Breakups without a doubt leave an effect on the way we view ourselves. This is because there needs to be some sort of re-adjustment to the self post-breakup. The ‘self’ is determined by how others react to us, and how we perceive ourselves. When our self concept is threatened, the individual experiences anxiety and attempts to defend itself against the threat. However this is a process within itself and the anxiety that the individual experiences can interfere with one’s day to day functioning.
This re-adjustment phase takes on different forms however initially the individual tends to feel down in the dumps. This is due to many pervasive thoughts that revolve around the concept of being ‘unloved’ or ‘unwanted’. These thoughts influence the way we feel and behave, thus in this context an example may develop in this manner – thoughts of being unwanted lead to feelings of anxiety which could lead to behaviours such as; rapid heart rate, avoidance behaviours, and staying inside on a weekend amongst others.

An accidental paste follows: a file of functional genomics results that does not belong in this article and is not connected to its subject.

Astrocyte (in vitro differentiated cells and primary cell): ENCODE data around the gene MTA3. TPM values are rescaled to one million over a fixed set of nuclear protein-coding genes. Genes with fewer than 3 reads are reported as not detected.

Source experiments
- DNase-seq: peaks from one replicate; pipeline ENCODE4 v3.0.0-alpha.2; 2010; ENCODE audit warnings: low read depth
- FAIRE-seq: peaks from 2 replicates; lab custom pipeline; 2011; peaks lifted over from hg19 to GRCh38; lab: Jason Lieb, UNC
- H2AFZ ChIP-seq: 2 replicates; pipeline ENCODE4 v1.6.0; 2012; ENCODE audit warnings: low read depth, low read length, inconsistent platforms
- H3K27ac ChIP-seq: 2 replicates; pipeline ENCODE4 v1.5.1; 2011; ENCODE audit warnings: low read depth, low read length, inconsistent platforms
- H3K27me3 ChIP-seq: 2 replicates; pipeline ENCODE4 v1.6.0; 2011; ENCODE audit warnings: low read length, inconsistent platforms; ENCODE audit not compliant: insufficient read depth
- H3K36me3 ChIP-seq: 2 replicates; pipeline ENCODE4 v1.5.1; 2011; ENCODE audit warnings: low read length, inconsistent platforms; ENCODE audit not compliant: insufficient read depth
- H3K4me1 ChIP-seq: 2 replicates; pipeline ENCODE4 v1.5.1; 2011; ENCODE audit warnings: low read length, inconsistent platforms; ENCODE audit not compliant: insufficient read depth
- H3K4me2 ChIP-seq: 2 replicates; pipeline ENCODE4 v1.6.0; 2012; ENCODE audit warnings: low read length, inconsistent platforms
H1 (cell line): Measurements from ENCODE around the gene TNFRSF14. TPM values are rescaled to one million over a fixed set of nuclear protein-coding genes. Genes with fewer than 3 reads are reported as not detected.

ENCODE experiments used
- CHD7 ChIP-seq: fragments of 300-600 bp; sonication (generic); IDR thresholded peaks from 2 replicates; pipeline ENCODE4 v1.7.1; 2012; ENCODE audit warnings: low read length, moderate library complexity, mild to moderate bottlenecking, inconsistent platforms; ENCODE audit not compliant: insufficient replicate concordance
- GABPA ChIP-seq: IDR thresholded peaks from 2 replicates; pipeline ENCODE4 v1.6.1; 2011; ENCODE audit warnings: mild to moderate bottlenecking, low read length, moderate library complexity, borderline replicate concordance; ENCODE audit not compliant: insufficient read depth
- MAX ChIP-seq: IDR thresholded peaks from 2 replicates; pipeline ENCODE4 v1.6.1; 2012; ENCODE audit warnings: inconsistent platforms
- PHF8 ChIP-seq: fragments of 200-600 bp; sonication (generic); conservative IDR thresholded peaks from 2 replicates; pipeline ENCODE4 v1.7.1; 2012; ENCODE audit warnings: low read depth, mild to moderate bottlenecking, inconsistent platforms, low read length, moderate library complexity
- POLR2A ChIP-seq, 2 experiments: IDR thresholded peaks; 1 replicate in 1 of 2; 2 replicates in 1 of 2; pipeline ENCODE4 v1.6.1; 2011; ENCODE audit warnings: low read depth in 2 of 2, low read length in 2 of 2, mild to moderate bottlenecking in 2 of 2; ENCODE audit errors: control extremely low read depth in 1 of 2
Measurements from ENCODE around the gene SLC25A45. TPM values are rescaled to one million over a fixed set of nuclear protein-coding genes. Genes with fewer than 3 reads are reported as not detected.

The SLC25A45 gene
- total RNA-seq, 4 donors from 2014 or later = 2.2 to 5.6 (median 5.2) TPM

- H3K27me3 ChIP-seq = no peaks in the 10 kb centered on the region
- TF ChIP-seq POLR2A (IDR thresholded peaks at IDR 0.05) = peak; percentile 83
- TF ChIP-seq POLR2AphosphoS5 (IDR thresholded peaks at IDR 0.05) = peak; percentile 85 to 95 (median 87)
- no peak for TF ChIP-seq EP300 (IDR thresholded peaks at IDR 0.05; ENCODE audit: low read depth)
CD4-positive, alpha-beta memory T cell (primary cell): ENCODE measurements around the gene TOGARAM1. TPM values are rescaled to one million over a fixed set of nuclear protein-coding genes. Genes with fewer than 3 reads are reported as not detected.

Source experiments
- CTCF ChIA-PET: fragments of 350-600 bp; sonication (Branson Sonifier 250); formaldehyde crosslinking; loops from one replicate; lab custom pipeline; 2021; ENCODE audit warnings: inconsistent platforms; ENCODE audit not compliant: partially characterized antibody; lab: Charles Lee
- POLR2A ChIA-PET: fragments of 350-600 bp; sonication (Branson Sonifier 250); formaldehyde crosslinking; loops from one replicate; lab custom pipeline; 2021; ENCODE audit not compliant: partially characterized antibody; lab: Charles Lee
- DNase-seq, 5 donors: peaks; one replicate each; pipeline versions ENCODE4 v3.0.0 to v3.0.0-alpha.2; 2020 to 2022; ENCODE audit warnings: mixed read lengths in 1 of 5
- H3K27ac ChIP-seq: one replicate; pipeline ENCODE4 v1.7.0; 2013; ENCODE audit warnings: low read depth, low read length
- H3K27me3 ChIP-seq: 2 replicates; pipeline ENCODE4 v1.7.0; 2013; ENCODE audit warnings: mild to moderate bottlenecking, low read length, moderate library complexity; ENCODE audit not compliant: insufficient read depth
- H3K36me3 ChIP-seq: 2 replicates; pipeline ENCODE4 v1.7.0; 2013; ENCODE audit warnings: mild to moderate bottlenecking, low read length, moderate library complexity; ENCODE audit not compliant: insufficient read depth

So why does this occur? If an individual has been in a relationship for a long period of time, their sense of self is very much intertwined with their partner’s. Once the other individual is removed from the picture the individual is left with a hypothetical gap in their self, which was once occupied by their partner. A process of readjustment needs to occur in which one would need to fill with new activities or new people in order to for the self to learn that one still has purpose. This helps mend the thought that they are still desired by others. Thus, by understanding how others perceive the individual, one begins to understand that the relationship taught them something about themselves. This would then lead the individual towards their process of re-establishing their ‘self’ once again.
Karl Grech is a counsellor. He offers counselling to both individuals and couples within Willingness. He can be contacted on firstname.lastname@example.org.